Potential conflicts of interest involving lawmakers who might personally benefit from anti-protest legislation they sponsor or vote for is another key area of concern. In Ohio, Sen. Frank Hoagland (R) was the primary sponsor of S.B. 33, a new “critical infrastructure” or anti-pipeline protest bill that was passed and signed into law by Governor Mike DeWine (R) in January 2021. Hoagland runs a private security firm that consults for oil and gas companies. And we know Hoagland met with a lobbyist retained by fossil fuel behemoth Koch Industries to discuss “critical infrastructure” in 2018.

At least one police department understands the contradictions posed between these new laws and their constitutional duties. The Broward County Sheriff’s Office in Florida decided, on its own, to limit enforcement of one the most restrictive anti-protest laws passed under this new legislative trend. The Department directed its officers against making arrests without first consulting up the chain of command. But even that small acknowledgement lacks concreteness—their understandable wariness stops short of refusing to enforce these unconstitutional laws at all. To some, the financial records supporting this new wave of anti-protest legislation confirms what we already knew: police are agents of repression and act on those interests at the legislative level.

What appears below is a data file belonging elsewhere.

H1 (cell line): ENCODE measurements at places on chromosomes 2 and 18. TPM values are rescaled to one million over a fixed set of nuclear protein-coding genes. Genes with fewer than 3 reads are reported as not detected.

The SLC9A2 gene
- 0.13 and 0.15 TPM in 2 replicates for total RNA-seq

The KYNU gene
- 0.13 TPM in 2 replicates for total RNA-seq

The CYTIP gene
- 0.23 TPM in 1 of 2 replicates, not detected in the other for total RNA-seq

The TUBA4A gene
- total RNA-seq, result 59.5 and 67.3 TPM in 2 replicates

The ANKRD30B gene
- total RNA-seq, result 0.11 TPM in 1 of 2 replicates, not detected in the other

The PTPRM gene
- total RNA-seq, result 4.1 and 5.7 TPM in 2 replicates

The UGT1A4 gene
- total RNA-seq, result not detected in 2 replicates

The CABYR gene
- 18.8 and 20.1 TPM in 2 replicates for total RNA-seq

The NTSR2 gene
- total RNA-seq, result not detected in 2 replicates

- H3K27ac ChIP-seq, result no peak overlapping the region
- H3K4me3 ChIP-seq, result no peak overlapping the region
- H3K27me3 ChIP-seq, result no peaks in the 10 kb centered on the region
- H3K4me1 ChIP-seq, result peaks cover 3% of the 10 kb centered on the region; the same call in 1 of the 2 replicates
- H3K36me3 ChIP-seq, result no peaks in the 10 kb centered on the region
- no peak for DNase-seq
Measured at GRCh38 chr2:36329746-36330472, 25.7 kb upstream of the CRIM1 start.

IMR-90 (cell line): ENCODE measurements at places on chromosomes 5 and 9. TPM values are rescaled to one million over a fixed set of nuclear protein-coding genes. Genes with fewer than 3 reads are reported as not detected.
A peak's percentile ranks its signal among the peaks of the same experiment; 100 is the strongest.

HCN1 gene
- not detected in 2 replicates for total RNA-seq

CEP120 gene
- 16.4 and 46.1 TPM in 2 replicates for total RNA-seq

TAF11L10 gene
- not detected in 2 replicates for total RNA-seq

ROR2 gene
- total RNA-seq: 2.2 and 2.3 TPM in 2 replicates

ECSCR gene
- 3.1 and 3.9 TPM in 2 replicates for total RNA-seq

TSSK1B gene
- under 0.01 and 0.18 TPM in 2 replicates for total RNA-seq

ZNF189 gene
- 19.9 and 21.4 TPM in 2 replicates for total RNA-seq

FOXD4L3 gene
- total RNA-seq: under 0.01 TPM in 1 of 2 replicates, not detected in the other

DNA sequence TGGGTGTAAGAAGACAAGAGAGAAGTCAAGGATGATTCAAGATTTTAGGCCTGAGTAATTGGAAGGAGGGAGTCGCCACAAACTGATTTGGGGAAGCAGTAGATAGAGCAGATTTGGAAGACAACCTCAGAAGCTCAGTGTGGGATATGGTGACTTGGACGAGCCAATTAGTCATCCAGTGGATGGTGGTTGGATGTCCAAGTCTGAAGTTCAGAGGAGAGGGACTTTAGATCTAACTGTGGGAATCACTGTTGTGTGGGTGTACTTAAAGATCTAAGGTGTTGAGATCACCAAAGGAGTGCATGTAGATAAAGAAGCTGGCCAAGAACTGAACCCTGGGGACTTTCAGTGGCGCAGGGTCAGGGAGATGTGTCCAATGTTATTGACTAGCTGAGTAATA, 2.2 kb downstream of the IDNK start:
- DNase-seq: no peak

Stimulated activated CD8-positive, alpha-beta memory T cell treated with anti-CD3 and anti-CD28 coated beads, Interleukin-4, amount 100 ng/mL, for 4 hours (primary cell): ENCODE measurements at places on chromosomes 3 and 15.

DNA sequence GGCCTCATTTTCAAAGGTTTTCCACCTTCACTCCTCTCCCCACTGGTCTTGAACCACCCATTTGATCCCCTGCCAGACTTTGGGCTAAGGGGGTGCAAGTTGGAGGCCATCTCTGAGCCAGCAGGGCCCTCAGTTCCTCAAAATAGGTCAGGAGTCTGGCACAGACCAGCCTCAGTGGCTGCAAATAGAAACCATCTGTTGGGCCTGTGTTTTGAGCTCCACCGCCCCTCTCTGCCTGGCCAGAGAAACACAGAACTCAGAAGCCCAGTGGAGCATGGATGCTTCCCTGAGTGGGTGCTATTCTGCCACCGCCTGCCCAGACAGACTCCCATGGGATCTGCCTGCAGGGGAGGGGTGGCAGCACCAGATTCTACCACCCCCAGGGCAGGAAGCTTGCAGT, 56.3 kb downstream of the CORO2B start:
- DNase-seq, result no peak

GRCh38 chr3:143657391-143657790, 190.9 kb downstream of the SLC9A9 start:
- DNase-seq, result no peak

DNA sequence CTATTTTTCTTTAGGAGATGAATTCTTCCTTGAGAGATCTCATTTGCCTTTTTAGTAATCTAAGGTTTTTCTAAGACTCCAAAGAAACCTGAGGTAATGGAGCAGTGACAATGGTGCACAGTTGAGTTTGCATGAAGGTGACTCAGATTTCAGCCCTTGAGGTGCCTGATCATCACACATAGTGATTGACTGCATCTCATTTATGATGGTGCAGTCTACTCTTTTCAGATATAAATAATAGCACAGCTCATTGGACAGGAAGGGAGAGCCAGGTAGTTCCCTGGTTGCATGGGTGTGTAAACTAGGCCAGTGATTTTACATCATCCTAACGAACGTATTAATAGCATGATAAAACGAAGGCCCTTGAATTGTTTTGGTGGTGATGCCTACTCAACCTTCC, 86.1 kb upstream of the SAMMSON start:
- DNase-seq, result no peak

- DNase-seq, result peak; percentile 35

But for others, this information should be downright shocking. The same people paid to protect your right to protest are acting in legislatures across the country to limit your right to do it. That’s why groups across the country are organizing to stop these bills. Greenpeace is working in coalition with dozens of other organizations, including churches, Indigenous groups, and labor, to urge our movement allies to contact their state legislators and ask them to vote against these bills.